The confinement in our homes is forcing millions to stop abruptly, cancel all our plans, and take time to look in the mirror.
The new guidance of the General Pharmaceutical Council puts pressure on Christian professionals, says CEO of the Christian Medical Fellowship Peter J. Saunders.
It asks about the “wording on personal values and beliefs in the new standards for pharmacy professionals, and about the guidance on the behaviours expected of pharmacy professionals in applying the standards.”
“CHANGE THE EXPECTATIONS OF PHARMACY PROFFESIONALS”
“The proposals would change the expectations of pharmacy professionals when their religion, personal values or beliefs might, in certain circumstances, impact on their ability to provide services, and shift the balance in favour of the needs and rights of the person in their care”, the GPhC states.
It also says that pharmacists must "take responsibility for ensuring that person-centred care is not compromised because of personal values and beliefs".
The consultation on the draft proposal is open until 7 March 2017.
“UNNECESSARY AND POSSIBLY ILLEGAL”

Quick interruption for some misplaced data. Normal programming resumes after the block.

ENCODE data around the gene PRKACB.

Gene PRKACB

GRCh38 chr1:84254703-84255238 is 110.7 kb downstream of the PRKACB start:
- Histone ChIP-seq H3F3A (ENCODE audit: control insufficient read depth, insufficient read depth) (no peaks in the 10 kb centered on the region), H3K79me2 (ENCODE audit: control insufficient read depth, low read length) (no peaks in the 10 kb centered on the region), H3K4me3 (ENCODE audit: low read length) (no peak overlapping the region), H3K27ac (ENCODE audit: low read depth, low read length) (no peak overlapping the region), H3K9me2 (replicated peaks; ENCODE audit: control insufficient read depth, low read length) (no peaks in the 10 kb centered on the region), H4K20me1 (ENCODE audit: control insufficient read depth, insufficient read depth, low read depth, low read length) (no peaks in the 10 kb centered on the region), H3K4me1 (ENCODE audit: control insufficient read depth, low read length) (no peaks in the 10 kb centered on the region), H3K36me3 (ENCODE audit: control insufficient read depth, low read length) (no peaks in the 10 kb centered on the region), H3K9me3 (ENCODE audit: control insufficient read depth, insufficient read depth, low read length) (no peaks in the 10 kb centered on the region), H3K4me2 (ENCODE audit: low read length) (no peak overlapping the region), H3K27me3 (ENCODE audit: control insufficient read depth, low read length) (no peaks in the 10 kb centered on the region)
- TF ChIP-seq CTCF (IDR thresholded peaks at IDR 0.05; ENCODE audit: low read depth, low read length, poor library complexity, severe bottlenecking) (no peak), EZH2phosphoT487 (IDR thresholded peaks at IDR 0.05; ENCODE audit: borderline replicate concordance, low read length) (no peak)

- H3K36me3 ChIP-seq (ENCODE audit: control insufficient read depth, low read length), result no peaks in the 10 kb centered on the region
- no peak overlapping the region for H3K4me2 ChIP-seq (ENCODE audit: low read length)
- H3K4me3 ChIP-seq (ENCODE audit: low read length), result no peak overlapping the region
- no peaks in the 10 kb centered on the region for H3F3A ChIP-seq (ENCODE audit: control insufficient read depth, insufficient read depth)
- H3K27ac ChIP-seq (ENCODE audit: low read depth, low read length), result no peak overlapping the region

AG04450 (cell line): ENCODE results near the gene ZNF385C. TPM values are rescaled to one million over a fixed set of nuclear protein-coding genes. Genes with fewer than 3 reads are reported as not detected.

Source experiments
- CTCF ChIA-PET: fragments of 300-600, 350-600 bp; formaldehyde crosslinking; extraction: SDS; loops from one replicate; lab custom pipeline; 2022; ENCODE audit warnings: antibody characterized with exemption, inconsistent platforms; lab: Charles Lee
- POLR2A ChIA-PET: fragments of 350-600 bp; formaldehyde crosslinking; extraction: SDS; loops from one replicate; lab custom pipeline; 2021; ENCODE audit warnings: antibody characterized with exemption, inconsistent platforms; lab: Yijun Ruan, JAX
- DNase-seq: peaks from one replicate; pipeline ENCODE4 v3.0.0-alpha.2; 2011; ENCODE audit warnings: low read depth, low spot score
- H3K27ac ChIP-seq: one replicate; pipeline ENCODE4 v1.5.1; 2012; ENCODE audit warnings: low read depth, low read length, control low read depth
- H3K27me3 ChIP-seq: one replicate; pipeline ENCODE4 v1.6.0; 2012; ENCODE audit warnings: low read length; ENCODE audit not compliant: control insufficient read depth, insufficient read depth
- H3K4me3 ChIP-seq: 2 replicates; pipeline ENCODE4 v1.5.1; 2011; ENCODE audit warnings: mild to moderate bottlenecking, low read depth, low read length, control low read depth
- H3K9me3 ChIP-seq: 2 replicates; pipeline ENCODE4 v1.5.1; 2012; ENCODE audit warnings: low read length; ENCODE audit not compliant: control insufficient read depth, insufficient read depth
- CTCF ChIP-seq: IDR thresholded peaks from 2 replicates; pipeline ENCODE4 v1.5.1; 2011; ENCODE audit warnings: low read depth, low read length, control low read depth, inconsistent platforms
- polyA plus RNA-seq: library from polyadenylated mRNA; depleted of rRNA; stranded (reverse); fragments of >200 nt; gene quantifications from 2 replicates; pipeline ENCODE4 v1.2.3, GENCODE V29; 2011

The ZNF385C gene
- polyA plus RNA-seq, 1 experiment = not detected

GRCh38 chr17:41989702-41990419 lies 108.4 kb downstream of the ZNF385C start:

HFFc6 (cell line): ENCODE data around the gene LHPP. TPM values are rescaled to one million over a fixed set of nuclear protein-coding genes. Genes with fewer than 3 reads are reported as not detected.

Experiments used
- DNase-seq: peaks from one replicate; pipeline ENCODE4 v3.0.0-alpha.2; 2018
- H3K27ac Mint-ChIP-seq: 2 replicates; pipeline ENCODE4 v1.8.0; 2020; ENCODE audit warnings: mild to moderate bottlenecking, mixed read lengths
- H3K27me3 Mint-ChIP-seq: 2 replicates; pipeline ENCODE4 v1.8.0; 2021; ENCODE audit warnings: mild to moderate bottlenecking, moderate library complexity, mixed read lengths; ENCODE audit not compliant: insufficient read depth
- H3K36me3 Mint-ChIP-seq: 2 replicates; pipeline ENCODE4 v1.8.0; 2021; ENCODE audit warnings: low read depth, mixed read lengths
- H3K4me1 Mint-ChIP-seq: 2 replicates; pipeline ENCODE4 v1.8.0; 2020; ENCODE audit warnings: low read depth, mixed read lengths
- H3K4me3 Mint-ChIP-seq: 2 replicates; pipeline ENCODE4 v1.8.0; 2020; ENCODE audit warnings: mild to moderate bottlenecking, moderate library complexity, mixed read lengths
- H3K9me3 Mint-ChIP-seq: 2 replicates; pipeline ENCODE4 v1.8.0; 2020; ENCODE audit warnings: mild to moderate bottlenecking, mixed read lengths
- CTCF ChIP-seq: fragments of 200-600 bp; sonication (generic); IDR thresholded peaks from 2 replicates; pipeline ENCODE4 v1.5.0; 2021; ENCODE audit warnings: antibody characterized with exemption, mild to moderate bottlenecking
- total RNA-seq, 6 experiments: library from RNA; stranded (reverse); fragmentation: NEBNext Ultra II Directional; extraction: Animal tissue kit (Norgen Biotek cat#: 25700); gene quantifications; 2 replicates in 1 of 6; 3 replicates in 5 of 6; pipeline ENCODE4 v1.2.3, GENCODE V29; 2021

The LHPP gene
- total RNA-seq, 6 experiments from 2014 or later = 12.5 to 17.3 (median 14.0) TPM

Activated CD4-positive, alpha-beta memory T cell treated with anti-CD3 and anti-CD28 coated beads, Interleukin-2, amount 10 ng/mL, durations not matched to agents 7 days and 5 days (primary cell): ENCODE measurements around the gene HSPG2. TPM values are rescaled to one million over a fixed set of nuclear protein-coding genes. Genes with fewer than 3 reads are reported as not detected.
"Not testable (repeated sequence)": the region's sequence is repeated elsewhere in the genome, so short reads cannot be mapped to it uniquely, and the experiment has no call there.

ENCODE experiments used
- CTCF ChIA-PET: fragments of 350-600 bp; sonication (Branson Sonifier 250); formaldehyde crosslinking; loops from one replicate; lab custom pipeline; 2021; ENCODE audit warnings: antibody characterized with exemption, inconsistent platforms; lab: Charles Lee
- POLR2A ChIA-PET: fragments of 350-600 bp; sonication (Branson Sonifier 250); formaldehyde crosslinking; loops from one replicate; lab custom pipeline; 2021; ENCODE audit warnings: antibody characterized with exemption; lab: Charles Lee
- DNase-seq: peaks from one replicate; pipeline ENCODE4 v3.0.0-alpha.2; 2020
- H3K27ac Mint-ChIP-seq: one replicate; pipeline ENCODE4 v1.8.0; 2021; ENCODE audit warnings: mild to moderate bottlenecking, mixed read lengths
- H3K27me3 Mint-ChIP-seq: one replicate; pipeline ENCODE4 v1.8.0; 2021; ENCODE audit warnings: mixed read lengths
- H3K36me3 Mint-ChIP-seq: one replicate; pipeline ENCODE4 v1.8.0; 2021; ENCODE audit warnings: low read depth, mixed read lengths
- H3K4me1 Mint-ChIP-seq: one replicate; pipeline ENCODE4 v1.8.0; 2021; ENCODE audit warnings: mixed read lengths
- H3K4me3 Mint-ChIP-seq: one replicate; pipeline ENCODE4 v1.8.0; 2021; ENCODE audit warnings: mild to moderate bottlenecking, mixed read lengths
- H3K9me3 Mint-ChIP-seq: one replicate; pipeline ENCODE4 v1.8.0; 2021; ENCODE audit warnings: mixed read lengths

Speaking ahead of the end of a consultation period on the guidance, the CEO of Christian Medical Fellowship, Dr Peter Saunders, has written a blogpost, describing the plans as "draconian, disproportionate, unethical, unnecessary and quite possibly illegal."
“It is therefore almost inconceivable that this draft proposal will not be challenged in court by an aggrieved individual or organisation”, he writes.
Dr Saunders warned the guidance could see pharmacists "pressured to comply or risk disciplinary procedures and/or possible loss of employment. Potential trainees could be dissuaded from pursuing a career in pharmacy altogether.”
PROTECTING THE RIGHTS OF PHARMACISTS
The CEO explains that “currently pharmacists have a right to refer these cases to another pharmacy or colleague, but under the new draft guidance, which the GPhC admits represents ‘a significant change from the present position’ this right would be removed.”
“Pharmacists are healthcare professionals in their own right. Accordingly, they deserve to be treated by their regulators with the respect due to their professional status. This latest proposal does not do that.”
He concludes by writing: "For the sake of professional freedom and reasonable accommodation, essential in a pluralist multi-faith democracy, let's hope that they choose instead a more flexible, tolerant, respectful and eminently sensible path."
GUIDANCE CLASHES WITH EQUALITY ACT
Pro-life organisation Right to Life has recently warned the proposed new guidance could contravene the Equality Act 2010.
Writing for Conservative Home, Chris Whitehouse said that “Christians would struggle to secure employment, it is only a matter of time before such careers are closed down as options for those who hold such views.”